23. Then changed to Colonel Coghlan.

24. These notes were reported in an Appendix in the 'First Footsteps in East Africa,' by Lieutenant Burton, with his other reports of this expedition.

25. To say the least of it, this was a very dangerous policy to play with a people who consider might right, and revenge to death.

26. Since this was written I have asked Lieutenant-Colonel Playfair his opinion on this matter, and the subjoined is the reply:--"In this Lieutenant Burton erred; and this was the termina causa of all the mishaps which befell the expedition. The institution of Abbanage is of great antiquity, and is the representative amongst a barbarous people of our customs laws, inasmuch as every trader or traveller pays to his Abban a certain percentage on the merchandise he buys or sells, and even on the food he purchases for his own use.

"A traveller who hopes for success in exploring a new country must accept the institutions he finds in existence, he can hardly hope, by his simple fiat, to revolutionise the time-honoured and most profitable institutions of a people, amongst whom precedent is a law as unchangeable as that of the Medes and Persians."

27. Siyareh, a fort and small village belonging to the Makahil branch of the Habr Awel, is the watering-place of Berbera, and derives a small revenue from the boats which touch there en route to, and returning from, the Berbera fair. During this year it attained an unenviable notoriety as the rendezvous for the slaves intended for export to the Persian Gulf. Many of these were free Somali girls, sold by their relatives or kidnapped by their friends. Colonel Playfair wrote to me that one hundred and forty boys and girls were rescued here in the early part of this year by H.M.S. Lady Canning.

28. Colonel Playfair thinks 20,000 men nearer the right number.

29. I must here notice, although I have endeavoured to stick as closely as possible to the narration of my own story in these pages, that I saw Herne, who had been guarding the rear, opposed to the whole brunt of the attack, fighting gallantly with his sable antagonists; and from the resolution with which he fired at them, he must have done some damage.

30. Articles of peace and friendship concluded between the Habr Owel tribe of Somali on the one part, and Brigadier William Marcus Coghlan, Political Resident at Aden, on behalf of the Honourable East India Company, on the other.

"Whereas, on the 19th of April 1855 (corresponding with the 1st of Shaban 1271), a treacherous attack and murder were perpetrated at the port of Berbera by a party of Habr Owel tribe, upon a party of British officers, about to travel in that country with the consent and under the protection of the elders of the tribe, in consequence of which outrage certain demands were made by the Government of India, and enforced by a blockade of the Habr Owel coast; and whereas it has become apparent that the said tribe has fulfilled these conditions to the utmost of its ability, and has prayed to be relieved from the blockade; therefore it is agreed,--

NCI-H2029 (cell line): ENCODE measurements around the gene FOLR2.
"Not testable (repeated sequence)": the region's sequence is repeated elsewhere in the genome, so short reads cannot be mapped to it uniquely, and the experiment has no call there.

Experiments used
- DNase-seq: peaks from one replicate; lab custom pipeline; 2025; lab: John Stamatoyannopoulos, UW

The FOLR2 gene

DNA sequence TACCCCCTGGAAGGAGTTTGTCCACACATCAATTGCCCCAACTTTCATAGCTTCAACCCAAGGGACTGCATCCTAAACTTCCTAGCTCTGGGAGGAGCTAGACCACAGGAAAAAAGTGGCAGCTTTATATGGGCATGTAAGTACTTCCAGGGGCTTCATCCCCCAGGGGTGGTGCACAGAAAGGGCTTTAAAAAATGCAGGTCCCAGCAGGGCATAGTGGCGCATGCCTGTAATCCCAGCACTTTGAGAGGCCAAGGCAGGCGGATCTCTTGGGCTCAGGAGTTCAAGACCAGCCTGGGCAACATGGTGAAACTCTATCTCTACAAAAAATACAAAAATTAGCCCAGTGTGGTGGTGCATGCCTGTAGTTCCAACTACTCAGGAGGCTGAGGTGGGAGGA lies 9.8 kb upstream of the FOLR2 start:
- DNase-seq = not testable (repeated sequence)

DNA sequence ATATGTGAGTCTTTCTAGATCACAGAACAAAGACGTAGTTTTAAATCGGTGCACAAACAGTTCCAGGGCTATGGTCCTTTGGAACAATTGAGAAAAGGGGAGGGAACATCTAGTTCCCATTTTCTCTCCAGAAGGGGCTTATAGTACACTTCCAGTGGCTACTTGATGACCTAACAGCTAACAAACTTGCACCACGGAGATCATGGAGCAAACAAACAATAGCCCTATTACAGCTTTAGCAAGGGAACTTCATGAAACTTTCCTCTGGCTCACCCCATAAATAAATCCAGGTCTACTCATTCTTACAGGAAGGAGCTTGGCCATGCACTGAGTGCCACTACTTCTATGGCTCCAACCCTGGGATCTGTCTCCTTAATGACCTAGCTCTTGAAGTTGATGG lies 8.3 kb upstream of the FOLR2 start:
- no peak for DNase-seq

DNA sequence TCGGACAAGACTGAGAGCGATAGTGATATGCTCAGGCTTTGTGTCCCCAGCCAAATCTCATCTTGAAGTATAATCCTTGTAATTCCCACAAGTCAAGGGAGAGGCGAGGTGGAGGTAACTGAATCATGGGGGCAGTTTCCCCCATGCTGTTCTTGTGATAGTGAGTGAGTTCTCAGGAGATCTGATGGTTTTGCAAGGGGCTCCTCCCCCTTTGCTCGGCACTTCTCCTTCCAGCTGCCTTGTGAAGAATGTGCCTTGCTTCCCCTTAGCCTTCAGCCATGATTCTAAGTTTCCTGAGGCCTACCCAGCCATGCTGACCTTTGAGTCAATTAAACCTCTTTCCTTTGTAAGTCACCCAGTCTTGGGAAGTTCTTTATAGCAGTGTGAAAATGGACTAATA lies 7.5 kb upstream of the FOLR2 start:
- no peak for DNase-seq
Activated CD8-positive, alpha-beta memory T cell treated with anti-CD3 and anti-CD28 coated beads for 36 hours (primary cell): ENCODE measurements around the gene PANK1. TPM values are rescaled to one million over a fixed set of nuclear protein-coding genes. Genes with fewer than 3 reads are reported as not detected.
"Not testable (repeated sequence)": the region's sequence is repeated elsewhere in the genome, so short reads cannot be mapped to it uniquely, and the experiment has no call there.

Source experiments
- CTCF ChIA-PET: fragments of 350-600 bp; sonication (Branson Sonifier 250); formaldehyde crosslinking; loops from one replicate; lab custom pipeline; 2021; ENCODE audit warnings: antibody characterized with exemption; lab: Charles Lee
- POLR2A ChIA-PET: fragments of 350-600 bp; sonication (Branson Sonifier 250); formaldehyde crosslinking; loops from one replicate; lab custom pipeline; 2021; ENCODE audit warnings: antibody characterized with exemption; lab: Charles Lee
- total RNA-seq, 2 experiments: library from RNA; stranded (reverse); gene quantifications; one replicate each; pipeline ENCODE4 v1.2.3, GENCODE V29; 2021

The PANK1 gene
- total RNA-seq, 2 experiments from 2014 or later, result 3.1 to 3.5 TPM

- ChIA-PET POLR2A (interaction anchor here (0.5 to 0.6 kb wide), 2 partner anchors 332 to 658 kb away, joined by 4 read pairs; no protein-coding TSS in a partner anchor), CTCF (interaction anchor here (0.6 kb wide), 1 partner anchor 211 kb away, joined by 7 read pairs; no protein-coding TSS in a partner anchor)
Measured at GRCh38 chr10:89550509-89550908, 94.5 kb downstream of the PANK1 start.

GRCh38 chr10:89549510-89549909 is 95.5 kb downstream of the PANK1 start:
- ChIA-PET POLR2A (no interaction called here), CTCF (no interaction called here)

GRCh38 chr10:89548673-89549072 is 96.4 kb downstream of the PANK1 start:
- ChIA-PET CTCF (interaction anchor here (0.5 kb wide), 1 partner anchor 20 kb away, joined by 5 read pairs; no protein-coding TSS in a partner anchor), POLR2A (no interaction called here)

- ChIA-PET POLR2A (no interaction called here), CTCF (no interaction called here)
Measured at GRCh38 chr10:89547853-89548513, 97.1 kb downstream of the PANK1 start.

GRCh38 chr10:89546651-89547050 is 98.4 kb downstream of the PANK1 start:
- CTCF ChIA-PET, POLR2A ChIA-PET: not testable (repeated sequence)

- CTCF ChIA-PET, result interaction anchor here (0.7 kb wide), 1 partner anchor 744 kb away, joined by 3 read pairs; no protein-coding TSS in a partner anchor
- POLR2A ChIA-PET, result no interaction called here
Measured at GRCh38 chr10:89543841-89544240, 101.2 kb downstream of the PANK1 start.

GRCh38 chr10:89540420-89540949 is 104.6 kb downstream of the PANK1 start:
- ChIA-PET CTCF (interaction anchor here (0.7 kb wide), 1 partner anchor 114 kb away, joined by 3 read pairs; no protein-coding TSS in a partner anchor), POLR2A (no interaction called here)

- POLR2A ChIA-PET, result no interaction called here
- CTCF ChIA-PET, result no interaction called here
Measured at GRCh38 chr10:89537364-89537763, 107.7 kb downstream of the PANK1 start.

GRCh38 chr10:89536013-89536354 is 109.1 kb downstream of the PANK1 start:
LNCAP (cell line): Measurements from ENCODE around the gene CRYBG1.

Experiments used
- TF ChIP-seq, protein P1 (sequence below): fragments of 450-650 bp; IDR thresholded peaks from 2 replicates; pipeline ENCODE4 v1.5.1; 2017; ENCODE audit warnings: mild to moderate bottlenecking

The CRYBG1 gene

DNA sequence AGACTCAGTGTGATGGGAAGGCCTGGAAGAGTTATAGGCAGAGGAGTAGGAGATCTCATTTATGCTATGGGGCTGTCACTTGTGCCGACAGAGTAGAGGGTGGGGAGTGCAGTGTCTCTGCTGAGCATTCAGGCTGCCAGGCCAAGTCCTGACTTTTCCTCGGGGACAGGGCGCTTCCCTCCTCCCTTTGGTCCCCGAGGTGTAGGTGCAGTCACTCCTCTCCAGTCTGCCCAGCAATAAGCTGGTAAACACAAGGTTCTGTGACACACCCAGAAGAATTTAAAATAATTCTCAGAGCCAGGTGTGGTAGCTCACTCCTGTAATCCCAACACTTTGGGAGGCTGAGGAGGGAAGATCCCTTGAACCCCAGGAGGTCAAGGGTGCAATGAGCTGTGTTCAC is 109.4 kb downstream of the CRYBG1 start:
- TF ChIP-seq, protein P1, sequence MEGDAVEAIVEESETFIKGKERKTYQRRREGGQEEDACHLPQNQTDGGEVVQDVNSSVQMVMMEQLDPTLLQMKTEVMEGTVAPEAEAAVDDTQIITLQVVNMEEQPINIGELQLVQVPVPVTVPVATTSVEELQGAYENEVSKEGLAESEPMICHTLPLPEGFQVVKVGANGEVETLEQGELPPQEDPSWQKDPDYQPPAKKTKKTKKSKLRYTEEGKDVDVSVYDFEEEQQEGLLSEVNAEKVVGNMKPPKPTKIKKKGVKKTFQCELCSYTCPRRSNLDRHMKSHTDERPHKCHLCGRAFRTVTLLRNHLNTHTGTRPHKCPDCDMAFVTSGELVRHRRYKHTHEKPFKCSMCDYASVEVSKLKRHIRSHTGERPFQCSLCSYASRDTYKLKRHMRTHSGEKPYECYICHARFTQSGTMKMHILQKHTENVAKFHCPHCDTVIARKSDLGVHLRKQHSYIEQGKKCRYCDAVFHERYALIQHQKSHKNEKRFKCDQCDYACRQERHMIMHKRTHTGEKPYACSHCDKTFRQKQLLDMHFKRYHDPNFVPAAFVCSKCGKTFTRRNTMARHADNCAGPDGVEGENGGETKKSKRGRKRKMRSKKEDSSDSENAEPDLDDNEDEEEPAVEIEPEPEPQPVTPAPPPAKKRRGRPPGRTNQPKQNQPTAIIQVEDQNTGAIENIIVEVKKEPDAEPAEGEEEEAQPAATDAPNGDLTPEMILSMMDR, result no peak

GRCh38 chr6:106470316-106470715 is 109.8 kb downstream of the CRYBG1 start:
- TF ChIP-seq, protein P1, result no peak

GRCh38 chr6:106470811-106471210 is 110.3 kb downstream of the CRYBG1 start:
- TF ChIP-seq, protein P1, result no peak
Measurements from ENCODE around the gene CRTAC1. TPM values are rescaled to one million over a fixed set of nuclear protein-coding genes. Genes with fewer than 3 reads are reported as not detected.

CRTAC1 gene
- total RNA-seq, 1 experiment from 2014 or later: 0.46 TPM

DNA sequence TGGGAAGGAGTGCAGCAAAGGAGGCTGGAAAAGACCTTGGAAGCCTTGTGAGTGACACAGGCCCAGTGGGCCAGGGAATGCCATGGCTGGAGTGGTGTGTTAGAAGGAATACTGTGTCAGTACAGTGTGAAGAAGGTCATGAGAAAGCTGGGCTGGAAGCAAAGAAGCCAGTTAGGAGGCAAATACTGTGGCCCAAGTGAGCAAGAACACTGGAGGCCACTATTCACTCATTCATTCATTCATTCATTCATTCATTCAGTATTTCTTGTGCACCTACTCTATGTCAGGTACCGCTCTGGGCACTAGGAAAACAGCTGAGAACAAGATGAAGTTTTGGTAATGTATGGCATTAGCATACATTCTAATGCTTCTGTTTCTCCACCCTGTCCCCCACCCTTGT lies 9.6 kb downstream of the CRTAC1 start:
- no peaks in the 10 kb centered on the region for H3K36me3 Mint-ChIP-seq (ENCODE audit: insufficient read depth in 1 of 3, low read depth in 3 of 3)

"1st, That the elders of the Habr Owel will use their best endeavours to deliver up Ou Ali, the murderer of Lieutenant Stroyan.

"2d, That, until this be accomplished, the sub-tribe Esa Moosa, which now shelters, and any other tribe which may hereafter shelter, harbour, or protect the said Ou Ali, shall be debarred from coming to Aden.

"3d, That all vessels sailing under the British flag shall have free permission to trade at the port of Berbera, or at any other place in the territories of the Habr Owel; and that all British subjects shall enjoy perfect safety in every part of the said territories, and shall be permitted to trade or travel there under the protection of the elders of the tribe. In like manner shall the members of the Habr Owel tribe enjoy similar privileges at Aden, or in any other part of the British possessions.

"4th, The traffic in slaves through the Habr Owel territories, including the port of Berbera, shall cease for ever; and any slave or slaves who, contrary to this engagement, shall be introduced into the said territories, shall be delivered up to the British; and the commander of any vessel of Her Majesty's or the Honourable East India Company's navy shall have the power of demanding the surrender of such slave or slaves, and of supporting the demand by force of arms, if necessary.